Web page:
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RG3 talks about ‘demons’ after 27-6 loss to 49ers

November 26, 2013

LANDOVER, Md. (AP) — After what probably qualifies as the lowest of the many low points in his second NFL season, Robert Griffin III sat on a folding chair in the locker room and chatted with his father for several minutes.

There was much to discuss.

Griffin and the Redskins lost 27-6 to the San Francisco 49ers on Monday night, a third consecutive defeat that dropped last-place Washington’s record to 3-8 one season after winning the NFC East.

“We’ve got to conquer some of the demons that we have going on as an offense,” Griffin said, “and just as a team in general.”

He started the evening with four incompletions. When he finally completed his fifth pass, the play lost a yard. His sixth attempt was intercepted.

What was, at least on the scoreboard, a close game at halftime — the 49ers led 10-6 — became a rout in the second half, when Washington compiled 30 total net yards. The Redskins finished with only 190.

“What am I supposed to do, come up here and talk about how bad we are? That’s not my job,” Griffin said at his news conference, his gold jersey pants covered with splotches of grass stains thanks to four sacks and more than a half-dozen other hits.

Griffin finished 17 for 27 for 127 yards passing and the interception, following a week chock-full of even-greater-than-usual scrutiny for the reigning NFL Offensive Rookie of the Year.

His use of pronouns was parsed (as in, how often he says “I″ or “me” as opposed to “we”), and so it was fascinating to hear him say Monday: “Right now, we’re shooting ourselves in the foot way too often. It’s a team game and we have to play better team football.”

His relationship with head coach Mike Shanahan was interpreted plenty, too.

“People are trying to character assassinate me,” the man known as RG3 said, “and it’s unfortunate.”

The Redskins are on pace for what would be a third last-place finish in four seasons under Shanahan, who is 24-36 (a .400 winning percentage) in Washington, including the playoffs.

The exception was a year ago, when the Redskins overcame a 3-6 start by winning their last seven games of the regular season to win the division.

But that was when everything Griffin did turned to magic, it seemed.

He is not the same player this season. Not even close.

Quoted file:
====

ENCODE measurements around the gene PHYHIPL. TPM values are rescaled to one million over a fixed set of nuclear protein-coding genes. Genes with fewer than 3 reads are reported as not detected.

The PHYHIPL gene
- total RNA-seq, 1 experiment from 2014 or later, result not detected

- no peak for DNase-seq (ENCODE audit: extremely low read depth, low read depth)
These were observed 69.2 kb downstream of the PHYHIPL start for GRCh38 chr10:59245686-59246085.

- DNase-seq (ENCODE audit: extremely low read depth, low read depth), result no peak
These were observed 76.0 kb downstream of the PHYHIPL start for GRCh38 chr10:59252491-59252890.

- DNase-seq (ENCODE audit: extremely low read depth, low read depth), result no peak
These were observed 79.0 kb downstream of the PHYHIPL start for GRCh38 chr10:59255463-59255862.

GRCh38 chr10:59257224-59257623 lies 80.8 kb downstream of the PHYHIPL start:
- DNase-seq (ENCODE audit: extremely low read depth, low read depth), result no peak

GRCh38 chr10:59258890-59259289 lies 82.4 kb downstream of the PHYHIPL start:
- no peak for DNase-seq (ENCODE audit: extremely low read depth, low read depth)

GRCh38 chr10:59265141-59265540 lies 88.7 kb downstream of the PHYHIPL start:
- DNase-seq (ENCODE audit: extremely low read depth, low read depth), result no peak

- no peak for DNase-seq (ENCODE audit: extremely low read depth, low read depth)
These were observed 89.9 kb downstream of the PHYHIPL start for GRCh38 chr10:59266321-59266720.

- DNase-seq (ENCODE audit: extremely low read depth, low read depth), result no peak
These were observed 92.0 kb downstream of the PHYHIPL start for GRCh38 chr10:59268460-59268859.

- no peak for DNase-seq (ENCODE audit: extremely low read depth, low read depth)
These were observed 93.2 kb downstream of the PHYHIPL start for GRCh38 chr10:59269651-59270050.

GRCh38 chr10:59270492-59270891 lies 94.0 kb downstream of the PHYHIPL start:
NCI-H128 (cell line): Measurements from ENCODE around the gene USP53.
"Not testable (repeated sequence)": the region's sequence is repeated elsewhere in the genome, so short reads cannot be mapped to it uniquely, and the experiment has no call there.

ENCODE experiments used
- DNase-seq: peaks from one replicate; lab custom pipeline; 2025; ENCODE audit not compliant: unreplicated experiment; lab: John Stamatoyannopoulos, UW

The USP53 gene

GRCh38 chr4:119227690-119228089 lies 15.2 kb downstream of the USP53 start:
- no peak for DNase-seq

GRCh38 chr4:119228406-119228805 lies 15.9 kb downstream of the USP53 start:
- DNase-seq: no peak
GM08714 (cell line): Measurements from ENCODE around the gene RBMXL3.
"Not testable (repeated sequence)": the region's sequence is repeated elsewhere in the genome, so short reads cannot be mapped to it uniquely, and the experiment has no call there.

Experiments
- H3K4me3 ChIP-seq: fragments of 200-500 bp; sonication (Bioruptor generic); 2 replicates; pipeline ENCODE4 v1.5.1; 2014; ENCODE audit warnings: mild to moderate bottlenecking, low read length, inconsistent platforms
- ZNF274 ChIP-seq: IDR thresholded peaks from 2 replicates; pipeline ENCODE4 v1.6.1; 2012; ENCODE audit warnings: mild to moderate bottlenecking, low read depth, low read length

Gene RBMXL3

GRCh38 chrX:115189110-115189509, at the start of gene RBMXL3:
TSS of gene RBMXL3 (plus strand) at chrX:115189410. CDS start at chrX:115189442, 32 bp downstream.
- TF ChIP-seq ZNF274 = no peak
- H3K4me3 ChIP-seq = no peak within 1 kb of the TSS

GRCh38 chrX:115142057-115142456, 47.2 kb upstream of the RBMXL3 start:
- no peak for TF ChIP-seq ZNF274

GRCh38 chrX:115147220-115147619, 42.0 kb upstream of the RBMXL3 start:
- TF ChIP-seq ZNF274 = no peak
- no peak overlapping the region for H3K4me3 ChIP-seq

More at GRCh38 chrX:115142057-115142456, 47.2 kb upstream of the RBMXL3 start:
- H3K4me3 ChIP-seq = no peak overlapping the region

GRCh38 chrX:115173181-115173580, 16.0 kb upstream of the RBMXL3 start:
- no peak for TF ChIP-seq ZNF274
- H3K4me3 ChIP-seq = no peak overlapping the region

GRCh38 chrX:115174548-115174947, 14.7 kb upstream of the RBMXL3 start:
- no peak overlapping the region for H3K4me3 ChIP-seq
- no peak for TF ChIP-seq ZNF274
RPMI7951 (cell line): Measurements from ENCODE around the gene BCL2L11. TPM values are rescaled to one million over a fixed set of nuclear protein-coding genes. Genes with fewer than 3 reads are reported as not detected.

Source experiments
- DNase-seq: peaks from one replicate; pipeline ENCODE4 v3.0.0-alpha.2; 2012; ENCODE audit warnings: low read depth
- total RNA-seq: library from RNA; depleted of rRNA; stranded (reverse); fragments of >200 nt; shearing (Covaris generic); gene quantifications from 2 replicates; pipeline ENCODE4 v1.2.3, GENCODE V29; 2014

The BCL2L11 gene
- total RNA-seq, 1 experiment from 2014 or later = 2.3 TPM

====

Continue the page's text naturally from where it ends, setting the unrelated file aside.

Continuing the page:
And it’s about more than the state of his famous right knee, which was repaired after ligament damage in last season’s playoff loss and carries a cumbersome black brace nowadays.

Griffin’s passing touch is not nearly what it was in 2012. Throws hit the dirt short or wide of the mark or sailed over receivers Monday.

His interception on the last play of the first quarter — San Francisco turned that into a field goal — was Griffin’s 11th pick this season, more than double his total of five for all of 2012. He still is without a rushing TD this season. He had seven last season.

On Monday, Griffin ran six times for 22 yards.

“We expected him to run around a little bit more,” 49ers running back NaVorro Bowman said.

Washington had plenty of other problems, including a defense that allowed San Francisco quarterback Colin Kaepernick to turn his best game in quite a while.

He completed 15 of 24 passes for 235 yards — the first time in five games he’s topped 200 — along with three touchdowns and no interceptions. Over and over, Kaepernick found receivers open near cornerback Josh Wilson.

“Probably wasn’t one of his better games,” Shanahan said about Wilson.

There was a sloppy sequence at the end of the first half for Washington’s offense, including a timeout called while the clock was already stopped on a hurry-up drive.

And there was the chance for momentum, and perhaps a lead, when the Redskins recovered a fumble on the third play of the second half.

That gave Washington the ball in San Francisco territory, but on fourth-and-2 at the 41, Washington gave the ball to backup tailback Roy Helu — generally used as a change-of-pace back — and he was stopped short.

The Niners took over the ball on downs there and drove 60 yards for a TD.

That, basically, was that.

Shanahan said the Redskins got “embarrassed.”

He added that his team hadn’t been “dominated like that since I’ve been here.”

Notes: The Redskins last played a home game with zero TDs and fewer than 200 total net yards in 2003, during a 27-0 loss to Dallas, according to STATS. ... RB Alfred Morris ran 14 times for 52 yards.


Follow Howard Fendrich on Twitter at http://twitter.com/HowardFendrich


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